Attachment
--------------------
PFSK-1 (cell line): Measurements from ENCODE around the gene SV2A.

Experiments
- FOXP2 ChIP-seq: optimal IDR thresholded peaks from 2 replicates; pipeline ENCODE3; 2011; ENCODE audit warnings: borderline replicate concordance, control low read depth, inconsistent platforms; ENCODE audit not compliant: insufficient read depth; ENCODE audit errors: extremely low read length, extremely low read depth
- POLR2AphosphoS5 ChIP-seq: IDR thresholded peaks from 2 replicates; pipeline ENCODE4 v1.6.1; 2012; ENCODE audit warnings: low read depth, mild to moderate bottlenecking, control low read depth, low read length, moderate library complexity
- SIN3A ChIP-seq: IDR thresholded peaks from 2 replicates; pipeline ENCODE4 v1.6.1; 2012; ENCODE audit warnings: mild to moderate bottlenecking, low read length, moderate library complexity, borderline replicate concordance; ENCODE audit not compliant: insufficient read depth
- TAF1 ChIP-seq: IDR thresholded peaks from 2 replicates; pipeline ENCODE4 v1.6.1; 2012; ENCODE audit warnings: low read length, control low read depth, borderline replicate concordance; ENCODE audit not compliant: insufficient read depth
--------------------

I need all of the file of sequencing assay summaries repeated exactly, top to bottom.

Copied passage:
PFSK-1 (cell line): Measurements from ENCODE around the gene SV2A.

Experiments
- FOXP2 ChIP-seq: optimal IDR thresholded peaks from 2 replicates; pipeline ENCODE3; 2011; ENCODE audit warnings: borderline replicate concordance, control low read depth, inconsistent platforms; ENCODE audit not compliant: insufficient read depth; ENCODE audit errors: extremely low read length, extremely low read depth
- POLR2AphosphoS5 ChIP-seq: IDR thresholded peaks from 2 replicates; pipeline ENCODE4 v1.6.1; 2012; ENCODE audit warnings: low read depth, mild to moderate bottlenecking, control low read depth, low read length, moderate library complexity
- SIN3A ChIP-seq: IDR thresholded peaks from 2 replicates; pipeline ENCODE4 v1.6.1; 2012; ENCODE audit warnings: mild to moderate bottlenecking, low read length, moderate library complexity, borderline replicate concordance; ENCODE audit not compliant: insufficient read depth
- TAF1 ChIP-seq: IDR thresholded peaks from 2 replicates; pipeline ENCODE4 v1.6.1; 2012; ENCODE audit warnings: low read length, control low read depth, borderline replicate concordance; ENCODE audit not compliant: insufficient read depth